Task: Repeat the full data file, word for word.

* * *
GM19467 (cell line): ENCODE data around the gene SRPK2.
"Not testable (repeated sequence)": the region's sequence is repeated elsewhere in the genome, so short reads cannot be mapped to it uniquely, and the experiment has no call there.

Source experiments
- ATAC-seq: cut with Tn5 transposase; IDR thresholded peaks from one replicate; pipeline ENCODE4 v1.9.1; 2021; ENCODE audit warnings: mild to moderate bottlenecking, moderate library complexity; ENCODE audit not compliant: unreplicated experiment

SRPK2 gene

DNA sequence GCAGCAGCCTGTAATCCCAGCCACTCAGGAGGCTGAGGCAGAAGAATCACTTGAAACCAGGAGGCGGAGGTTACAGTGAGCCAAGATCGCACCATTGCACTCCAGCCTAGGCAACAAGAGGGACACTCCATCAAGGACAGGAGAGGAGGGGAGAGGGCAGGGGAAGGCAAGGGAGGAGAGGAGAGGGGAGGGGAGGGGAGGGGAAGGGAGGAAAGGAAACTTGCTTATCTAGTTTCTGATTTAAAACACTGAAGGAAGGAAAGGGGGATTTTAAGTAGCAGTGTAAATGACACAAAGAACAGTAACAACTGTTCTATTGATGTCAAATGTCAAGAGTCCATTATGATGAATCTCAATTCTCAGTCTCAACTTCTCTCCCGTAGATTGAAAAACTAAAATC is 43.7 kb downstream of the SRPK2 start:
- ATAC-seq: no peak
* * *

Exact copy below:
GM19467 (cell line): ENCODE data around the gene SRPK2.
"Not testable (repeated sequence)": the region's sequence is repeated elsewhere in the genome, so short reads cannot be mapped to it uniquely, and the experiment has no call there.

Source experiments
- ATAC-seq: cut with Tn5 transposase; IDR thresholded peaks from one replicate; pipeline ENCODE4 v1.9.1; 2021; ENCODE audit warnings: mild to moderate bottlenecking, moderate library complexity; ENCODE audit not compliant: unreplicated experiment

SRPK2 gene

DNA sequence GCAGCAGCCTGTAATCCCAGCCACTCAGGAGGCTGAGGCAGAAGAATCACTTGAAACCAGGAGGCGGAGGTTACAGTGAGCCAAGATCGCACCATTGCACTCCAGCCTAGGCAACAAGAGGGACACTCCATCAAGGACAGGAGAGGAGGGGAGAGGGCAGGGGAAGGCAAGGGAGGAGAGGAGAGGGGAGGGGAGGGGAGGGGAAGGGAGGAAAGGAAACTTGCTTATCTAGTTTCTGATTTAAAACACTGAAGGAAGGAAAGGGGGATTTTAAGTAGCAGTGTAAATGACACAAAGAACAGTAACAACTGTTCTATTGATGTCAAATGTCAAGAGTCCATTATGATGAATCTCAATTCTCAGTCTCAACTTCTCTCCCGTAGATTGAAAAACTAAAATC is 43.7 kb downstream of the SRPK2 start:
- ATAC-seq: no peak